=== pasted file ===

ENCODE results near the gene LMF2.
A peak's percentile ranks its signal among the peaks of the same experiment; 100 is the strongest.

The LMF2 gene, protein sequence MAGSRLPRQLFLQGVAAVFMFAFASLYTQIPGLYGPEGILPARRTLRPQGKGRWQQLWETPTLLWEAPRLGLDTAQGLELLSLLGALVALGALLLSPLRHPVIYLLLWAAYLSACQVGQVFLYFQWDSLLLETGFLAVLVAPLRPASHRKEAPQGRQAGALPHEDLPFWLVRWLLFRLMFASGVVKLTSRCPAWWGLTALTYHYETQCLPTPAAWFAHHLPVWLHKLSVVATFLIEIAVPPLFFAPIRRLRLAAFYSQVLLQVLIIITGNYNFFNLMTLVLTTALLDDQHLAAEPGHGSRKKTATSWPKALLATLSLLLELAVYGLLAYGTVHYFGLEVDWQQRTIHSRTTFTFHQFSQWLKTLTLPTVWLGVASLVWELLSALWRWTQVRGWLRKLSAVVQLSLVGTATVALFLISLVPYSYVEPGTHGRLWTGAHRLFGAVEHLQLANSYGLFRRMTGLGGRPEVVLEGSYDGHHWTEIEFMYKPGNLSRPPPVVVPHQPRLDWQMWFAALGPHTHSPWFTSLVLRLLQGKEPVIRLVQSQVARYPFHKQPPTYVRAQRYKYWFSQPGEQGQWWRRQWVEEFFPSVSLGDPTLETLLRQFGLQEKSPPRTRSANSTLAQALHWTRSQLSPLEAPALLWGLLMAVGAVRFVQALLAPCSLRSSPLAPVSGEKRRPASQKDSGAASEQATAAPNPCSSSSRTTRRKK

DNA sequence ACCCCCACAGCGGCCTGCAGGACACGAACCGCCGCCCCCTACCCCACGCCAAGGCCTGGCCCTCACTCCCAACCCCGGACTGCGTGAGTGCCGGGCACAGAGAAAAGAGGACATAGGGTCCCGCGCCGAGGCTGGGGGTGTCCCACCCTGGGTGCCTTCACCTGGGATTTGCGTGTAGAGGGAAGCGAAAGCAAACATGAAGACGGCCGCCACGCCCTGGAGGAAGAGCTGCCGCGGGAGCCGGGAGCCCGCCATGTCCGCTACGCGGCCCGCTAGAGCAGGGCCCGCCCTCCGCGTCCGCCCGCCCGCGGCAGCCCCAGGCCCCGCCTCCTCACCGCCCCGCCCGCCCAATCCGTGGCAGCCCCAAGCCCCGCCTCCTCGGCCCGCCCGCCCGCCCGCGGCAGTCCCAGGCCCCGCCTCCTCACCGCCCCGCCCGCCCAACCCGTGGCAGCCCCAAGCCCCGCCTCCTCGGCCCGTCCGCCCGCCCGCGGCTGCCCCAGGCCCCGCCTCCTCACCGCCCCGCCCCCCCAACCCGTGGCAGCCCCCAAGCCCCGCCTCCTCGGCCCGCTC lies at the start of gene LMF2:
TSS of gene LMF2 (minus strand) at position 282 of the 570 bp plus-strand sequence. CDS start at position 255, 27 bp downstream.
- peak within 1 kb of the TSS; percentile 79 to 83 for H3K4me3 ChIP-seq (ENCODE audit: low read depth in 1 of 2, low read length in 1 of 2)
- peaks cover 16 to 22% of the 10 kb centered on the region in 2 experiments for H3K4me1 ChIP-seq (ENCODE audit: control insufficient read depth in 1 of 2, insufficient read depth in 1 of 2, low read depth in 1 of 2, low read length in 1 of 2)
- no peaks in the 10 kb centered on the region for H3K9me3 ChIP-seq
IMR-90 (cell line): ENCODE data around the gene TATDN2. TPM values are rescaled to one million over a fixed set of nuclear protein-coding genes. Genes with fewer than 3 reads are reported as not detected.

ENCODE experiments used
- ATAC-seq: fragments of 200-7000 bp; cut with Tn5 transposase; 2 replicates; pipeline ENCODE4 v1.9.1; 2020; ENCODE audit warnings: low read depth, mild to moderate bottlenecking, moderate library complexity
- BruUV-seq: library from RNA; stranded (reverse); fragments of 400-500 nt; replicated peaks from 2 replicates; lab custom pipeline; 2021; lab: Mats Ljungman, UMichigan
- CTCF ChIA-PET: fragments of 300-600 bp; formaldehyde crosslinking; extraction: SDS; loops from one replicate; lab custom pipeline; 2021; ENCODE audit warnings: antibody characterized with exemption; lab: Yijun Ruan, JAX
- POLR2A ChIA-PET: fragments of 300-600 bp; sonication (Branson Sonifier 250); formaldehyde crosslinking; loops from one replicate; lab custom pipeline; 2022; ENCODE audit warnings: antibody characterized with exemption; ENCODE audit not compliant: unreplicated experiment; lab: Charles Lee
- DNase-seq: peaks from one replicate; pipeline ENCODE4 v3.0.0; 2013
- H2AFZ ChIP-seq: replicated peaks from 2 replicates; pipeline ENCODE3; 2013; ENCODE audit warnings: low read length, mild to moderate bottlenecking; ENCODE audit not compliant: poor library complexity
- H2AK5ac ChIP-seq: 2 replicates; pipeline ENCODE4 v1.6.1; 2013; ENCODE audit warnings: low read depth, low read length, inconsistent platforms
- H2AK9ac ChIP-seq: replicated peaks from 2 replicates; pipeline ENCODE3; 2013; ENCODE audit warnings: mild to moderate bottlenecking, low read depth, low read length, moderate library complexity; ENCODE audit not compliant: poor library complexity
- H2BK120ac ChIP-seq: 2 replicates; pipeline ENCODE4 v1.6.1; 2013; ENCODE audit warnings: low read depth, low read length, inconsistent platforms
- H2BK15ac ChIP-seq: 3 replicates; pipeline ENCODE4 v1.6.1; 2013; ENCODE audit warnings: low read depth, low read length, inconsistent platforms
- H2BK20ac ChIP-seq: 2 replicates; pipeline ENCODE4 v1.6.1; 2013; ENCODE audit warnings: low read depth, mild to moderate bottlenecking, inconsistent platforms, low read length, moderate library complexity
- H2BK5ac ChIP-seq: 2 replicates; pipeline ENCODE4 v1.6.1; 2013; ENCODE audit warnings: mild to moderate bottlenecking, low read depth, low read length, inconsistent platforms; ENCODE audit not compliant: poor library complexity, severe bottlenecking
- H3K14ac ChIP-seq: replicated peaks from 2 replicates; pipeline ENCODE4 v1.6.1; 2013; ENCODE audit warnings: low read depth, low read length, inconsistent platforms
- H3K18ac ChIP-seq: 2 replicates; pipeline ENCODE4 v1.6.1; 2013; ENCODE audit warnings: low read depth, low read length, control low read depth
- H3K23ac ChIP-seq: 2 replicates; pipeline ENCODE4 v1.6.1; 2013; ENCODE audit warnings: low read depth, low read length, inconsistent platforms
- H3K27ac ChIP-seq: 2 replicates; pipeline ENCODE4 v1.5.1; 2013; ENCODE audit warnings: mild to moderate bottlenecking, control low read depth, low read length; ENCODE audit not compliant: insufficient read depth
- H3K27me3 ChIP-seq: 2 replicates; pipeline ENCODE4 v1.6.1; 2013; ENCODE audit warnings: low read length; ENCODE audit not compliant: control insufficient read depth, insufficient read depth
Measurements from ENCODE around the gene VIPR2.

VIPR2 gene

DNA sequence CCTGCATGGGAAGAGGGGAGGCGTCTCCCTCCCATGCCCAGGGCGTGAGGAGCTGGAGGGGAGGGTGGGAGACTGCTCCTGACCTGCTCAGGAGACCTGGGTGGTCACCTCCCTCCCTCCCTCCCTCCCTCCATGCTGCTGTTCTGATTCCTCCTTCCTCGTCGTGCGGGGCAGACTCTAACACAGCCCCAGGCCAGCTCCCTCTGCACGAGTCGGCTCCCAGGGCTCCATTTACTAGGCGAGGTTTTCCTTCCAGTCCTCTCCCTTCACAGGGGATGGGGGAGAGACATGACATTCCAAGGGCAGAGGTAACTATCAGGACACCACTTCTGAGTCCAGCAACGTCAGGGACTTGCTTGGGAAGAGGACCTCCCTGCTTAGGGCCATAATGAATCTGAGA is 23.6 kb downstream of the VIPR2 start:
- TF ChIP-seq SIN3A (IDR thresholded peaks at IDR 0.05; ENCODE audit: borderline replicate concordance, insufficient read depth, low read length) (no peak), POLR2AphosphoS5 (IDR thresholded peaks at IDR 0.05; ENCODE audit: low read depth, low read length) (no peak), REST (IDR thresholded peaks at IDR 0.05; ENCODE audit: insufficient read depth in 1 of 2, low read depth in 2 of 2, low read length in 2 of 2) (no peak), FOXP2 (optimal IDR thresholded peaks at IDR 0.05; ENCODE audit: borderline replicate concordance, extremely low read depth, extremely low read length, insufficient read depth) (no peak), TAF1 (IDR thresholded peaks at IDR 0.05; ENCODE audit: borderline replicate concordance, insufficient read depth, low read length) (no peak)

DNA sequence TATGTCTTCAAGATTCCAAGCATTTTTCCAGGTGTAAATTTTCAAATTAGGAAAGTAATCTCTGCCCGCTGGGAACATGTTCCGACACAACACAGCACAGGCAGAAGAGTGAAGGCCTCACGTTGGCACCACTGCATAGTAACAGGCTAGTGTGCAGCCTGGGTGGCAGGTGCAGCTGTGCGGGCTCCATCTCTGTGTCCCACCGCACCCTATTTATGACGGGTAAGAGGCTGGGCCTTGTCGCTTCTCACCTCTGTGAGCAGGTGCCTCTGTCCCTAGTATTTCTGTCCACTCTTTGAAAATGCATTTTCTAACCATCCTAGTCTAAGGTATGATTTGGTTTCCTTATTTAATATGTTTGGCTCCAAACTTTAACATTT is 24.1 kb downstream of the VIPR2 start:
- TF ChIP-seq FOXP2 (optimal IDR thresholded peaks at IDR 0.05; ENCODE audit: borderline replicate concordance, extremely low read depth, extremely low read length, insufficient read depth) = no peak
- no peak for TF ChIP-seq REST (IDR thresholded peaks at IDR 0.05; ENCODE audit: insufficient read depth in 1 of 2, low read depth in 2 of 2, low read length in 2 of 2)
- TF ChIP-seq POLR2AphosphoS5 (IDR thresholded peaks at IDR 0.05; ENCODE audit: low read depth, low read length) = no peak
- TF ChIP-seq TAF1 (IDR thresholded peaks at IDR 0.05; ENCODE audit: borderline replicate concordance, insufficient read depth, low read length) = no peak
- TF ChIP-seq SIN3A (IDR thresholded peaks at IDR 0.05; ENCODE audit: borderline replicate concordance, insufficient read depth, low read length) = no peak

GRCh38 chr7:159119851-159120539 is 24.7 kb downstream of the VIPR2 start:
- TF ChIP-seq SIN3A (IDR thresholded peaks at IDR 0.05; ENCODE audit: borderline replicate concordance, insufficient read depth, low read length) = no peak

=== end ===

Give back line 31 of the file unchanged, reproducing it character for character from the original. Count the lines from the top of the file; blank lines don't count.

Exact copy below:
- TF ChIP-seq SIN3A (IDR thresholded peaks at IDR 0.05; ENCODE audit: borderline replicate concordance, insufficient read depth, low read length) (no peak), POLR2AphosphoS5 (IDR thresholded peaks at IDR 0.05; ENCODE audit: low read depth, low read length) (no peak), REST (IDR thresholded peaks at IDR 0.05; ENCODE audit: insufficient read depth in 1 of 2, low read depth in 2 of 2, low read length in 2 of 2) (no peak), FOXP2 (optimal IDR thresholded peaks at IDR 0.05; ENCODE audit: borderline replicate concordance, extremely low read depth, extremely low read length, insufficient read depth) (no peak), TAF1 (IDR thresholded peaks at IDR 0.05; ENCODE audit: borderline replicate concordance, insufficient read depth, low read length) (no peak)